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PMI stands for private or personal mortgage insurance. It is typically required for those who put less then 20 percent down when purchasing a new home. This type of insurance  actually helps new homebuyers obtain a mortgage when they otherwise might not be able to do so because of an additional risk of default or a low loan-to-value ratio. Instead of requiring 20 percent down on the purchase of a home, the bank will allow a loan with less money if it is insured against the loss through the purchase of PMI. Rates vary, but expect to pay roughly 5 percent of your monthly loan amount for a modestly priced home.

When it comes to eliminating PMI, read your contract carefully. Typically you can petition for PMI to be removed from your monthly payment once you have paid 20 percent of the loan amount, although some contracts allow you to have 20 percent equity instead. In either case, you will need to put the request in writing and document carefully.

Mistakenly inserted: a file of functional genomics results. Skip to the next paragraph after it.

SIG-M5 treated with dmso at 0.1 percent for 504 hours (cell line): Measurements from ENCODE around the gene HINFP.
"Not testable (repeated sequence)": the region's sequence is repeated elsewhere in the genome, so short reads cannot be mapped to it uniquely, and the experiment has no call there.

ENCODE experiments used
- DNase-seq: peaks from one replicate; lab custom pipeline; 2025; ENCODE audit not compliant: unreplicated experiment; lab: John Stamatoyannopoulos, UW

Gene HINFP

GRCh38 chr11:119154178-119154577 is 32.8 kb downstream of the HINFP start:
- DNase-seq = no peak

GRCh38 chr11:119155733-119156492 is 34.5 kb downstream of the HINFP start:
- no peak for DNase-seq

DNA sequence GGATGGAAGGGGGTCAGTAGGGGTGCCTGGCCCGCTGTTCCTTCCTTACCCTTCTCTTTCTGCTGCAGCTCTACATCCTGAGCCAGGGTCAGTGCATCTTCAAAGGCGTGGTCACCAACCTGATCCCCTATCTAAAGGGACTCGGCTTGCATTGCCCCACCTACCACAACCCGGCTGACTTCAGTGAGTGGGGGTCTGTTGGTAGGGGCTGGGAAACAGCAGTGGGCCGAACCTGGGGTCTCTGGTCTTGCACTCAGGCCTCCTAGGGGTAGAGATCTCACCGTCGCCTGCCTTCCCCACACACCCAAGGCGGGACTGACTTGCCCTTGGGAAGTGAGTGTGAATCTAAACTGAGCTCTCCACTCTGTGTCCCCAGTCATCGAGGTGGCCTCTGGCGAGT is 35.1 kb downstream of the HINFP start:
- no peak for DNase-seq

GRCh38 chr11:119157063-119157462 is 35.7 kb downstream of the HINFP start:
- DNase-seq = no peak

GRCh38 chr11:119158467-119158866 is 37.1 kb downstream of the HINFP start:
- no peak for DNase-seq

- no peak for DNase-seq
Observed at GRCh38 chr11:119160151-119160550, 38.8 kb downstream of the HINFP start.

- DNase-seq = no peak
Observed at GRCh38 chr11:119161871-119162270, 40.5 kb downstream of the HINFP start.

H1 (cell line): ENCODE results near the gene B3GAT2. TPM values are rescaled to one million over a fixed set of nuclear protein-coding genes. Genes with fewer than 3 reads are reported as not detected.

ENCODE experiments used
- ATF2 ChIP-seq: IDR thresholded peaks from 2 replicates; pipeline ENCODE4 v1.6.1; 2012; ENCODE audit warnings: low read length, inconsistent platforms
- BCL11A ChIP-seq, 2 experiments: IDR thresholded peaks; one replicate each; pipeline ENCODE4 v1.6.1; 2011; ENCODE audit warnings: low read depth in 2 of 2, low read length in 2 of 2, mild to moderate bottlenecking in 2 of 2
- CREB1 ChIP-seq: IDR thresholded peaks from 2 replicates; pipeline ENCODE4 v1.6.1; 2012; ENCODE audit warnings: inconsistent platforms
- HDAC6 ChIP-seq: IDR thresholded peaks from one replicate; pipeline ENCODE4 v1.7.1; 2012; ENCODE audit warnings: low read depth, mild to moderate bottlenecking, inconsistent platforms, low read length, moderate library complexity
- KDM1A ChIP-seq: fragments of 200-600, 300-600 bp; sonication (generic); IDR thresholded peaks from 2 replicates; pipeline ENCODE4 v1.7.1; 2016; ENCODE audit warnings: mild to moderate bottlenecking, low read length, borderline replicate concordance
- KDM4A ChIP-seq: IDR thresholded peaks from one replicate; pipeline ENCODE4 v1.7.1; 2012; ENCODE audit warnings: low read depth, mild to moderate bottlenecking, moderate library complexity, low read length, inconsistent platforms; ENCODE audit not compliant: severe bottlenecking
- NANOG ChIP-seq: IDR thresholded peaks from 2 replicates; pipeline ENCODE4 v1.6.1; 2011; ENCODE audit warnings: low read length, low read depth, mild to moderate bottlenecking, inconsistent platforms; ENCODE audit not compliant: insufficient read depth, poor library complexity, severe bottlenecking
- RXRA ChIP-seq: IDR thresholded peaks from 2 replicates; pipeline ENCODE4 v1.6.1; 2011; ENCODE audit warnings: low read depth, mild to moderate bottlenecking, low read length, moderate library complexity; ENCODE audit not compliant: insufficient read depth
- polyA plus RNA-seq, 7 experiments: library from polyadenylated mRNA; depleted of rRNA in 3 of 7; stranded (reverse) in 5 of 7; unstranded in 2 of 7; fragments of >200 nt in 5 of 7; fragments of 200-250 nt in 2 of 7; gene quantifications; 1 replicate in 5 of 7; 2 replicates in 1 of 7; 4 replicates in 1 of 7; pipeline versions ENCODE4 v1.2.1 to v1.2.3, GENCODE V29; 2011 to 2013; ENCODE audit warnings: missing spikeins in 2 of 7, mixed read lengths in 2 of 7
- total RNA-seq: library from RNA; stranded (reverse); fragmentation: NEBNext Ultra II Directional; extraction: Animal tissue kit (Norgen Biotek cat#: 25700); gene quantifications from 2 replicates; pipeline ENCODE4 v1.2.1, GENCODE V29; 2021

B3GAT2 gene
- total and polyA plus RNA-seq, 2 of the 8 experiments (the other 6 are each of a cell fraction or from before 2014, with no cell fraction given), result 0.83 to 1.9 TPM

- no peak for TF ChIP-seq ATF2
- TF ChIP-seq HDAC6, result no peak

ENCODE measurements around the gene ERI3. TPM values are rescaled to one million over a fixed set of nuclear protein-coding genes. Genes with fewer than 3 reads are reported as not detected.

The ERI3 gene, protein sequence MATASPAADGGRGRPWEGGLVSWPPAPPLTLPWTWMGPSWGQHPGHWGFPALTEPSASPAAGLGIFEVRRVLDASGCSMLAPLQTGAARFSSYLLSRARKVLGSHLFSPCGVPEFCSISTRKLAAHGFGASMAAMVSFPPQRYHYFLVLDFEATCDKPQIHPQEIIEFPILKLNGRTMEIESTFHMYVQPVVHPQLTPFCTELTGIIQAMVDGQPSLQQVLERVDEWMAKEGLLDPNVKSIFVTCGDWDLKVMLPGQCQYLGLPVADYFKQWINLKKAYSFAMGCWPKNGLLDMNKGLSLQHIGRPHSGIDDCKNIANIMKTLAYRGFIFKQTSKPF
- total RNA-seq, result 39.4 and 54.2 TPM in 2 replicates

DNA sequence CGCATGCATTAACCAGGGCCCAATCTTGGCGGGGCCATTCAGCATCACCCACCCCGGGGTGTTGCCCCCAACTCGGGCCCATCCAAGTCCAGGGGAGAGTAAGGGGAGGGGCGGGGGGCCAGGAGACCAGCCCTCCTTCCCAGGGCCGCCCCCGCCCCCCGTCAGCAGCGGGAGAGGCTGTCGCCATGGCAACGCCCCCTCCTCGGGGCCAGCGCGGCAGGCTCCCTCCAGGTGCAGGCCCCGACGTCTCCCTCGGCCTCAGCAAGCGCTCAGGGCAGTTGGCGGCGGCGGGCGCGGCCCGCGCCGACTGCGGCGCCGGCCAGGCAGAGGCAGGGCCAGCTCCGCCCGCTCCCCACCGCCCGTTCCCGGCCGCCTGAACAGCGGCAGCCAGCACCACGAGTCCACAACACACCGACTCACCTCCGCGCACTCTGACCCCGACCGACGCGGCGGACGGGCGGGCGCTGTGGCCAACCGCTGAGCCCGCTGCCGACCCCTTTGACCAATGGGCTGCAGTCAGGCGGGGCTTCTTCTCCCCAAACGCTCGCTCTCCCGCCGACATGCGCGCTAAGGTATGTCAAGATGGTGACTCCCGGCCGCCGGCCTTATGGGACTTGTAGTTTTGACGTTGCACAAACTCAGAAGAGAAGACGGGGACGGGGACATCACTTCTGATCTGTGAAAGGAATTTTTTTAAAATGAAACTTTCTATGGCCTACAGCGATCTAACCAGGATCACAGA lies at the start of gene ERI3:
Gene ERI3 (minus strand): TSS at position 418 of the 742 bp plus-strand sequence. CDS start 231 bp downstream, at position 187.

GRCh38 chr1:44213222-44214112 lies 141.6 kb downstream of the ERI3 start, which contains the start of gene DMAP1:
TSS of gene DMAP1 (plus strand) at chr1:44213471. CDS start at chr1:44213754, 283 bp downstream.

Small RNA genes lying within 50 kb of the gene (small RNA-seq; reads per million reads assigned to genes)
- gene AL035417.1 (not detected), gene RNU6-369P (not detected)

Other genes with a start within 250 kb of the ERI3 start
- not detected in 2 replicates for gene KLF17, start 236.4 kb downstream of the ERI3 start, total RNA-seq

The Homeowners Protection Act of 1998 requires lenders to drop PMI once the loan to value ratio reaches 78 percent of the original loan — not market value. If you make minimum monthly mortgage payments, that will typically take 10 to 15 years on a fixed-rate, 30-year loan.

Want to request that PMI be eliminated from your home loan?

1 Read your contract carefully. If you believe your loan is below the 80 percent loan-to-value ratio, then contact your lender and request to eliminate PMI.

2 If Fannie Mae or Freddie Mac underwrite your loan and your local area has experienced appreciation in the local real estate market resulting in your loan value being under 80 percent of market value, then it may be worth your time to request elimination of PMI.

3 Refinance. There are many extenuating circumstances to consider before taking this option, but always be sure to request elimination of PMI when refinancing.